And any number of official publicity shots and appearances do very little to dissuade those who would like to believe in such a romance, as evidenced by the pictures below.
What’s crucial to note here is how non-Bella (and non-Edward) both appear in the above photos — not only does Bella/Stewart suddenly have a sense of style (Bella does not — and she especially does not in the books, in which she regularly sports ugly long jean skirts). As for Edward/Pattinson, in the books, he is a VAMPIRE. With pale skin. Here, however, he just looks sexy/dirty.
The last picture is particularly fascinating, as it works very arduously to conflate the pair with their onscreen roles. The shot was taken at this past year’s MTV Movie Awards — and, as was the case with McAdams and Gosling, they were asked to recreate their kiss (or lack thereof) as Bella/Edward for the audience. The two moved in, very hesitantly, just as they do in the film, and simply let the tension sizzle for several moments, never actually kissing. Yet they were ‘dressed’ as their ‘real’ selves — while engaging in their characters’ behavior. They were, in essence, confirming what all Twilight fans would most like to believe: that the sexual tension and passion of the film is not a construction or an act — but real. Essential and vital.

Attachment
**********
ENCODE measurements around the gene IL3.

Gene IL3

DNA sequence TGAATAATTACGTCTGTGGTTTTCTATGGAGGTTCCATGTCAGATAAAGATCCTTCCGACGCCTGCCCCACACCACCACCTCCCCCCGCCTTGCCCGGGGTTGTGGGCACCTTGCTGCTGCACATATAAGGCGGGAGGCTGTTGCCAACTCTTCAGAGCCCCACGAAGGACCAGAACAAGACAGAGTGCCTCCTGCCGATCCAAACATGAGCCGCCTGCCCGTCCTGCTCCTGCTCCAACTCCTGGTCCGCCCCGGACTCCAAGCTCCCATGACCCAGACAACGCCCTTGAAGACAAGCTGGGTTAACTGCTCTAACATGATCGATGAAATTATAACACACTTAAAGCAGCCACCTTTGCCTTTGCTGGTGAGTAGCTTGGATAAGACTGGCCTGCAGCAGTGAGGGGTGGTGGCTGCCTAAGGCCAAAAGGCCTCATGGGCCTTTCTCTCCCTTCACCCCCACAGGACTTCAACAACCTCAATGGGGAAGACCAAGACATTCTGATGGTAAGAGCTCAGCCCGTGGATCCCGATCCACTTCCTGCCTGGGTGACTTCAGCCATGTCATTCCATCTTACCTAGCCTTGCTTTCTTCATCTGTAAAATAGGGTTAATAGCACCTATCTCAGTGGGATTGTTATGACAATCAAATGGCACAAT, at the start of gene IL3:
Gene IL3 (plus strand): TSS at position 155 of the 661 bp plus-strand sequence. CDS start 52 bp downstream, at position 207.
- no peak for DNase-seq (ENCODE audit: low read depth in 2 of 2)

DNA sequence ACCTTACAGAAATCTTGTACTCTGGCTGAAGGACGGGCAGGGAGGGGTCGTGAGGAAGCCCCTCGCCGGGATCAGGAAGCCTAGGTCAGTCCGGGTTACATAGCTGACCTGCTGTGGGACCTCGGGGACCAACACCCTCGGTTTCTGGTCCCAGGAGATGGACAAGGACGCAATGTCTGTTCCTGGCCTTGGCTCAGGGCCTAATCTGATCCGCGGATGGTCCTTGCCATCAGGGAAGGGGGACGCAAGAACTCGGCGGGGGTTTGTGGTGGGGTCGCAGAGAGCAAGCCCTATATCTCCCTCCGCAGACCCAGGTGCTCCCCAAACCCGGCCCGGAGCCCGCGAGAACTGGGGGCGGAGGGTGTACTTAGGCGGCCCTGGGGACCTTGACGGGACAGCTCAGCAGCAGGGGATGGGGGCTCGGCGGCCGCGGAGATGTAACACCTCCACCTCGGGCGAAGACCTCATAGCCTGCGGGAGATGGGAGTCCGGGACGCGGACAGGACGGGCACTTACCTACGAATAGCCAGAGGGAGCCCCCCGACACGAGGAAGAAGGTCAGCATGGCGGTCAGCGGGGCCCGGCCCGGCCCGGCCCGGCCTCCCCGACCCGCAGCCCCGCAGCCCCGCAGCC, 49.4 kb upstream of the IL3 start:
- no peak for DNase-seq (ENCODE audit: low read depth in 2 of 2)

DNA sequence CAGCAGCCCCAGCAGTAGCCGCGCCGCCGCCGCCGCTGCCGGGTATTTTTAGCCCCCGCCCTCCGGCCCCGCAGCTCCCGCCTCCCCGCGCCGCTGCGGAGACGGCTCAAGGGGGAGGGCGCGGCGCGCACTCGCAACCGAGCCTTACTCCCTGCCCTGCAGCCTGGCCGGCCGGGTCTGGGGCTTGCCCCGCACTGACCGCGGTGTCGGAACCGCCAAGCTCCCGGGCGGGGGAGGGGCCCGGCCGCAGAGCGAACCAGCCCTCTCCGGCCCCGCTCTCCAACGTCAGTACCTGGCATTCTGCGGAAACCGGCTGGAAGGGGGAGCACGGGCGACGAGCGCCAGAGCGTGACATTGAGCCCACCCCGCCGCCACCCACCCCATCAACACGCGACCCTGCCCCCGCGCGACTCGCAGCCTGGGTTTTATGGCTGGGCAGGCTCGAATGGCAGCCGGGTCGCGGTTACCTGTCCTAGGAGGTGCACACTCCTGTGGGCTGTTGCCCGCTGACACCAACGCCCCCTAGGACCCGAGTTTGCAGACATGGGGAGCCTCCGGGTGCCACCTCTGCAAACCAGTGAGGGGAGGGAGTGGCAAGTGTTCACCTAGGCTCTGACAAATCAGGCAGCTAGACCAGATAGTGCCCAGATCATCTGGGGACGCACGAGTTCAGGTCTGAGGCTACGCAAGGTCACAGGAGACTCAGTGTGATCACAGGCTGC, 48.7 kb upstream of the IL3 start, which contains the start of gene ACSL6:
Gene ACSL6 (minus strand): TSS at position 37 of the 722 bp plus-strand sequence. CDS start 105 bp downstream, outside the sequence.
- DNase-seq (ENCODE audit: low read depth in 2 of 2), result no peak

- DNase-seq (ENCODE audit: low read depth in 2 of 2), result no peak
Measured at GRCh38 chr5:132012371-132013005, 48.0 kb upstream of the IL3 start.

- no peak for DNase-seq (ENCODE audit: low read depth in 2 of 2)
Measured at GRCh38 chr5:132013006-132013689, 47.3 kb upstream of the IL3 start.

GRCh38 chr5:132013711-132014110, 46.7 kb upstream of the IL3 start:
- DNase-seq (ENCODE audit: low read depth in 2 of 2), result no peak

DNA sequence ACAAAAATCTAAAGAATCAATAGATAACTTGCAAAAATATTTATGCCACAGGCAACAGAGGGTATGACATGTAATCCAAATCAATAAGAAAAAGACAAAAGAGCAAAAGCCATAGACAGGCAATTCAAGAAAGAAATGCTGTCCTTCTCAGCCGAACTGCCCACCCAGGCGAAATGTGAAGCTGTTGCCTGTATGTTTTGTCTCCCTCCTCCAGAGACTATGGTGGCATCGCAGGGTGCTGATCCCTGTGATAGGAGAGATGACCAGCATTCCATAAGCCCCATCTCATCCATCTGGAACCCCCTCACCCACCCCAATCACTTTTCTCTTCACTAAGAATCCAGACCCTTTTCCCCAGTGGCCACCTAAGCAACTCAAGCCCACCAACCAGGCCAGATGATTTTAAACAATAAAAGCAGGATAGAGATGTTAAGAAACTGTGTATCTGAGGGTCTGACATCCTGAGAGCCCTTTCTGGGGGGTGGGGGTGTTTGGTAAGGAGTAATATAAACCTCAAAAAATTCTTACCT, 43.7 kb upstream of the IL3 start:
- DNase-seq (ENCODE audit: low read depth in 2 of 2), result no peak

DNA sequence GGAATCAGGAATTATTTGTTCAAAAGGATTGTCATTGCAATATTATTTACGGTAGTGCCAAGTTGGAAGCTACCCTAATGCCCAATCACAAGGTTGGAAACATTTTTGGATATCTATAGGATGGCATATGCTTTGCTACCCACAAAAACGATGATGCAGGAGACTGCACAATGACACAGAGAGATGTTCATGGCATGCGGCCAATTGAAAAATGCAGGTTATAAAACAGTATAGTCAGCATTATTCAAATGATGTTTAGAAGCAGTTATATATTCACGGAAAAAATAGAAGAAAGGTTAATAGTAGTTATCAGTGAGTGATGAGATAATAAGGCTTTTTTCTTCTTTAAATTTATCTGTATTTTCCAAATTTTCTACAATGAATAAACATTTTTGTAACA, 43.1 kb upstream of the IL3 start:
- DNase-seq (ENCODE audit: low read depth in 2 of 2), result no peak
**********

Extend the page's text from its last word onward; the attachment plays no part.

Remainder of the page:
And if it exists in ‘real life,’ then a fan’s fantasy of that love is not simply a fantasy — it’s authenticated and substantiated. A Stewart/Pattinson romance is proof positive that Twilight is not a silly, derided, absurdist, vampire text. It’s possible: something on which to stake one’s hopes and dreams for what love can and should look like.
Stewart and Pattinson matter, then, because love — and our fantasies of what love looks like — matters. No matter how silly you think Twilight fans are, fantasies — whether they involve Star Trek, Megan Fox, or drafting individual players onto football teams and competing with friends across the country — matter. What we think about when we’re not living our lives — how we’d like our lives to be, the ways we project our perfect selves — say so much about what may be lacking in our lives, and how we manage to make up for that lack and still live fulfilling lives in our non-fantasy worlds.
That’s why I don’t get grossed out or frustrated when I see the mags attempting to construct a torrid secret romance between the two. As unrealistic as the Bella/Edward romance is — and not only because it’s supernatural, but because it has some truly unrealistic components of devotion, selflessness, sacrifice, etc. — it brings people pleasure. This pleasure may be different than the pleasure I experience in breaking down this romance for you in this very post, but it is a very real pleasure nonetheless, and cannot be discounted.